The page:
Borchgrevink's accomplishments were extensive, though it wasn't until more than ten years later when Scott's Northern Party wintered at Cape Adare in 1911/12 that the difficulties he had faced and overcame were acknowledged. His team had made many scientific observations and discoveries, the expedition had made many first landings in a number of locations, they had achieved a new farthest south and had discovered a way of gaining access to the Ice Barrier that would be used by Amundsen on his journey to the South Pole.
Borchgrevink embarked on lecture tours in England and Scotland and was eventually made a Fellow of the Royal Geographical Society. In 1902 the American Geographical Society held a dinner in his honour. Norway made him a Knight of St. Olaf and then a Knight Daneborg. In 1930 the Royal Geographical Society awarded him the Patron's Medal of The President and made a statement:
"When the Southern Cross returned, this Society was engaged in fitting out Captain Scott to the same region, from which expedition much was expected, and the magnitude of the difficulties overcome by Borchgrevink were underestimated. It was only after the work of Scott's Northern Party on the second expedition of 1912 . . . that we were able to realise the improbability that any explorer could do more in the Cape Adare district than Mr. Borchgrevink had accomplished. It appeared, then, that justice had not been done at the time to the pioneer work of the Southern Cross expedition, which was carried out under the British flag and at the expense of a British benefactor".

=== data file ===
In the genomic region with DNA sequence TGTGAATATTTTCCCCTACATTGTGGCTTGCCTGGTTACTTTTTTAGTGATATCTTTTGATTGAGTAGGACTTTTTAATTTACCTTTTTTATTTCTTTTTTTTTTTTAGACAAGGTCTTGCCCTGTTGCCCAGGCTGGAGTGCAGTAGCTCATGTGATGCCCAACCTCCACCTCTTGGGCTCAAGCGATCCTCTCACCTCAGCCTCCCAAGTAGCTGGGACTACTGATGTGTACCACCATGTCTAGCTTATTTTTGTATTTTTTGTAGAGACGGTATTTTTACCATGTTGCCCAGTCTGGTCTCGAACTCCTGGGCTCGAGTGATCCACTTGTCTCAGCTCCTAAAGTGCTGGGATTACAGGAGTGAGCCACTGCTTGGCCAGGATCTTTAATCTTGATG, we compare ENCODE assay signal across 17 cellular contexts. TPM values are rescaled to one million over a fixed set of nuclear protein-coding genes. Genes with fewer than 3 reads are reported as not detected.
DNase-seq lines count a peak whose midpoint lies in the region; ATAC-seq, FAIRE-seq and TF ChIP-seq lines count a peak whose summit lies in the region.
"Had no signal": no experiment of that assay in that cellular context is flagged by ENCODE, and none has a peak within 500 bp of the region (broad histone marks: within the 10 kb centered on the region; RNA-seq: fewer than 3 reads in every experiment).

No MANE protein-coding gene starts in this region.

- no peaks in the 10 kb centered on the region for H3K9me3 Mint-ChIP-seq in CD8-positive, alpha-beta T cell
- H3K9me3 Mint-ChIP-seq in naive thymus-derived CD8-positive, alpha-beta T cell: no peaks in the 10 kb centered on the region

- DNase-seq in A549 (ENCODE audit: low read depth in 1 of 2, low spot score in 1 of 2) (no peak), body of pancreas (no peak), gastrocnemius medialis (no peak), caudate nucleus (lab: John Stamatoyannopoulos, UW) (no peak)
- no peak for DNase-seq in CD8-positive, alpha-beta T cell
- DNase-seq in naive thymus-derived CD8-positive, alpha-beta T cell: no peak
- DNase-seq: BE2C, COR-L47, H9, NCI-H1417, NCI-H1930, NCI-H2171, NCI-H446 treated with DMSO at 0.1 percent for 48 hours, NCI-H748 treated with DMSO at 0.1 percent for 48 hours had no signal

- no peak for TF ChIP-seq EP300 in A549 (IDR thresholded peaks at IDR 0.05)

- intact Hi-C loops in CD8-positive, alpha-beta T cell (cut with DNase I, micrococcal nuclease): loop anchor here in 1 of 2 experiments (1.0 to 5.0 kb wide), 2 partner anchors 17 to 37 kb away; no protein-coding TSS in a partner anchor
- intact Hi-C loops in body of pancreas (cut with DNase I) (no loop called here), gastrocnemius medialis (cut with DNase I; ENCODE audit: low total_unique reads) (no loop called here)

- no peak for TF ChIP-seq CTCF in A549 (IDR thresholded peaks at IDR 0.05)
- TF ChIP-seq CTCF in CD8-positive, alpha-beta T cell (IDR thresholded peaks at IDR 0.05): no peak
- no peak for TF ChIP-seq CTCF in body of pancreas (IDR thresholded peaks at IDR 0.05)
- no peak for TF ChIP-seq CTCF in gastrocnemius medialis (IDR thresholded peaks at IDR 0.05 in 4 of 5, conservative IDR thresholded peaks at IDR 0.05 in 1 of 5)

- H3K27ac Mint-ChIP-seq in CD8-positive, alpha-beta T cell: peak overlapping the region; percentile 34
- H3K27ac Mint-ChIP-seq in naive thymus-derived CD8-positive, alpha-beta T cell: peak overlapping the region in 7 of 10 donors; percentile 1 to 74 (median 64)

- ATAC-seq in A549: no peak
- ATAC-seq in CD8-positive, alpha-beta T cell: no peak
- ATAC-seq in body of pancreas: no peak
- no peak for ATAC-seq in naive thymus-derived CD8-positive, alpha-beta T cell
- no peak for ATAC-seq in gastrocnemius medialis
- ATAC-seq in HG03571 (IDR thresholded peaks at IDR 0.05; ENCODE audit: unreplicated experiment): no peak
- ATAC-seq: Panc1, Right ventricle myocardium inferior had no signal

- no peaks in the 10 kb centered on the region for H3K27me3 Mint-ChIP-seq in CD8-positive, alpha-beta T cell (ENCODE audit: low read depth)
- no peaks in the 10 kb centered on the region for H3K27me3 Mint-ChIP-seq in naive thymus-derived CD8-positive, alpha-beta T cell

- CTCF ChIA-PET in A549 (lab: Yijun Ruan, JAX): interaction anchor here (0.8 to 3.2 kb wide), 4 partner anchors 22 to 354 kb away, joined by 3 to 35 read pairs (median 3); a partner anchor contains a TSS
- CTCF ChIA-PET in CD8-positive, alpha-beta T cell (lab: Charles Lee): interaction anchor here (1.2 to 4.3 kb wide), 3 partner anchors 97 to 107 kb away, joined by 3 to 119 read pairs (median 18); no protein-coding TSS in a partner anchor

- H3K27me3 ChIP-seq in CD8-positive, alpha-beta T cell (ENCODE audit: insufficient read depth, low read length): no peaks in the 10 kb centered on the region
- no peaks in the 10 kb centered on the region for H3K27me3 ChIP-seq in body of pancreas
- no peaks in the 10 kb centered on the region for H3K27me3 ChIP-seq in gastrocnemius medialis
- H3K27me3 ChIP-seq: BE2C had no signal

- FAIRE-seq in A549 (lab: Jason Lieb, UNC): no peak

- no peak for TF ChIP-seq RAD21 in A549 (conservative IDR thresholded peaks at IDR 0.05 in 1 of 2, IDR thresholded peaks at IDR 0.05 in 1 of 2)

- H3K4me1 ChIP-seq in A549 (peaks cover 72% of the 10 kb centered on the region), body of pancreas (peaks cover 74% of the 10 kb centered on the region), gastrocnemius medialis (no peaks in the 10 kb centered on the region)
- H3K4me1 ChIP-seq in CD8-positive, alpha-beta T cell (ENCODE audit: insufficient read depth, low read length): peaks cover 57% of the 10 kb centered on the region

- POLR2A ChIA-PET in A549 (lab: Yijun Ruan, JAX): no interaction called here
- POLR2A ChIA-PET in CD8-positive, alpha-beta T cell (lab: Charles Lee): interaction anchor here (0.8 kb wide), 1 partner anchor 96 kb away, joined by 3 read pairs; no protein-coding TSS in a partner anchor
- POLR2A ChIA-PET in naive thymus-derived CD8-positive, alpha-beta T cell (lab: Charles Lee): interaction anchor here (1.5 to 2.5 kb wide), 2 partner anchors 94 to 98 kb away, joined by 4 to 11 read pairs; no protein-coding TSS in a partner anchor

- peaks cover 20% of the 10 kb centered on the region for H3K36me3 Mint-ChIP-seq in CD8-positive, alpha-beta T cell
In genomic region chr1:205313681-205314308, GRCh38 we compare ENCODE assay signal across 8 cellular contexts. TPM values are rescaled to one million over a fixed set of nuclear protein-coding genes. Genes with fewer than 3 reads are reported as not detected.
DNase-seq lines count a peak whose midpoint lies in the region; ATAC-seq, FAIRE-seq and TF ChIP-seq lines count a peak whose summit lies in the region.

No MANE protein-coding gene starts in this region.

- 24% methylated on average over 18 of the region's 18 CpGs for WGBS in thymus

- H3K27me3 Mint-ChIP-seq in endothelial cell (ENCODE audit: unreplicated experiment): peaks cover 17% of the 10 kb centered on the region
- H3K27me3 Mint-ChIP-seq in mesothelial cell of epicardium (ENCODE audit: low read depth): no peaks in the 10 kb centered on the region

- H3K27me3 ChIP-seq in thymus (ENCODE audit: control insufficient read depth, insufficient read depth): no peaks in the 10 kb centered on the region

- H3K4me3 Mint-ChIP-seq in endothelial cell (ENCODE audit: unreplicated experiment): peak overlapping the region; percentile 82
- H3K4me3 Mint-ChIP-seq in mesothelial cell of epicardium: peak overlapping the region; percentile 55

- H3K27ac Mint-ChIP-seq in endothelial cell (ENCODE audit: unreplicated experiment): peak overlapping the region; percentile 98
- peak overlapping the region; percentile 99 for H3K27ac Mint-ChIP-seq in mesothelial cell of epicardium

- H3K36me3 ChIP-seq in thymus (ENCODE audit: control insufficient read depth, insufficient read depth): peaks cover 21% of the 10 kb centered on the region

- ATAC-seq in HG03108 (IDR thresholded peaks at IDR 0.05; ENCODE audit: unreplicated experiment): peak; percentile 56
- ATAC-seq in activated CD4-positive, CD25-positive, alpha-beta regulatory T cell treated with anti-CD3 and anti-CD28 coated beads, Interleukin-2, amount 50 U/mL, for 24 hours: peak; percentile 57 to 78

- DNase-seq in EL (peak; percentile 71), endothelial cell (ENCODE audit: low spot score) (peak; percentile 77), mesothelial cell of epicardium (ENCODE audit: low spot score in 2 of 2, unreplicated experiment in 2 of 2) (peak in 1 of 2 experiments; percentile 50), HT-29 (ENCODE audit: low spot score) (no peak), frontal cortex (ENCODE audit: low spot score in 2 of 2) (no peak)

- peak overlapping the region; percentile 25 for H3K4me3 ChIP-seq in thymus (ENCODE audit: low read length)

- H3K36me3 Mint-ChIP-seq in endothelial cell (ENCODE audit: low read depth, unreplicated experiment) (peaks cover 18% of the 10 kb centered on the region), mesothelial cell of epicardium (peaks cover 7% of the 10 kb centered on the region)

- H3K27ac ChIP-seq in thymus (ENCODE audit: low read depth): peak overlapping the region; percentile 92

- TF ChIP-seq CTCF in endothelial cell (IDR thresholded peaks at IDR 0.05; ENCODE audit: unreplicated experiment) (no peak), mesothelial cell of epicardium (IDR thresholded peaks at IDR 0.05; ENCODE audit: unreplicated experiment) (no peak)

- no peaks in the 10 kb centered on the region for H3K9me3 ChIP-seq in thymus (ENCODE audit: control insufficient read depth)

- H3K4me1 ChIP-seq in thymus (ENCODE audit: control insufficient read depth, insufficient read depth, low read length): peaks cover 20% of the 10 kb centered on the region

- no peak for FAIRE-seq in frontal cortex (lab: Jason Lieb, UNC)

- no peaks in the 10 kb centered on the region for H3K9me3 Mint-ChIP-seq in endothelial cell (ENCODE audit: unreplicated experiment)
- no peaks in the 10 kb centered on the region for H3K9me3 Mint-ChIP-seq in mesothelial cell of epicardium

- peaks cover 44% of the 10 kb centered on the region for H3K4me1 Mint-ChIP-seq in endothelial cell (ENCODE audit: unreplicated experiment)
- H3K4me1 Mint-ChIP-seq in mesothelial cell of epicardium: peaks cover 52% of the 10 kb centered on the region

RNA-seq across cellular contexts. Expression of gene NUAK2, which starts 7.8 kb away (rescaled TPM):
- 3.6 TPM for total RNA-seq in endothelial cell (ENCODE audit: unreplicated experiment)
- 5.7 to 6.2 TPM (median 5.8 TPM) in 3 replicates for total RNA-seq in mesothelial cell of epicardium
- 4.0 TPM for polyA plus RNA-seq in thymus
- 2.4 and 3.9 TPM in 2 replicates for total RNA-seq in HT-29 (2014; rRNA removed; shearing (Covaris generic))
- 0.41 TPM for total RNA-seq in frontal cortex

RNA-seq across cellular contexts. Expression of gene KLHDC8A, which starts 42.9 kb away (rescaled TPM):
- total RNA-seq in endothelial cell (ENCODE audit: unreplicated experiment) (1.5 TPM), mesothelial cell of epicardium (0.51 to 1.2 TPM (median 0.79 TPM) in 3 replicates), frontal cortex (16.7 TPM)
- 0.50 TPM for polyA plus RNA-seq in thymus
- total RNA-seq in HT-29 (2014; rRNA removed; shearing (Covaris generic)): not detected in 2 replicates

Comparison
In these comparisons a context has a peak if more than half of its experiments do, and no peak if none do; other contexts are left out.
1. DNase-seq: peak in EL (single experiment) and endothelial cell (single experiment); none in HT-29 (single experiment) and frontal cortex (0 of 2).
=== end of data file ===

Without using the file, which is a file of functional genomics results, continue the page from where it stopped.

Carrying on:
Evans, Hugh Blackwall (23 - British) - Assistant zoologist
Hugh Blackwall Evans later resided in my hometown of Vermilion Alberta. Each year he would be invited to speak to to school children about his experiences while part of the expedition. I was about 12 years old when I first heard him speak of his experiences in Antarctica and in ensuing years had further conversations with him. He was a well known and respected local figure.
He is buried in the Vermilion cemetery.I understand he was invited to be a member of the second Scott expedition at the last minute and did journey to New York in order to meet a ship. He missed the connection because of problems with railway schedules and a tight time line. He had been contacted by telegraph while in Vermilion and had to quickly postpone either wedding or engagement plans.
He did admit that in hindsight he was fortunate to have "missed that boat" because he may then have been involved in the later less fortunate expedition. He seems to have spent most of his time on the ship while it was locked in the ice. The crew had a full daily schedule of duty involving recording temperatures of air and water and of using an under ice net to sample fish and sea life. New species were recorded and then cooked and eaten by individual crew men to determine if they were safe or edible.
I recall him saying that to a British sailor "there was little that was not edible."
Pictures courtesy - Allport Library and Museum of Fine Arts, State Library of Tasmania.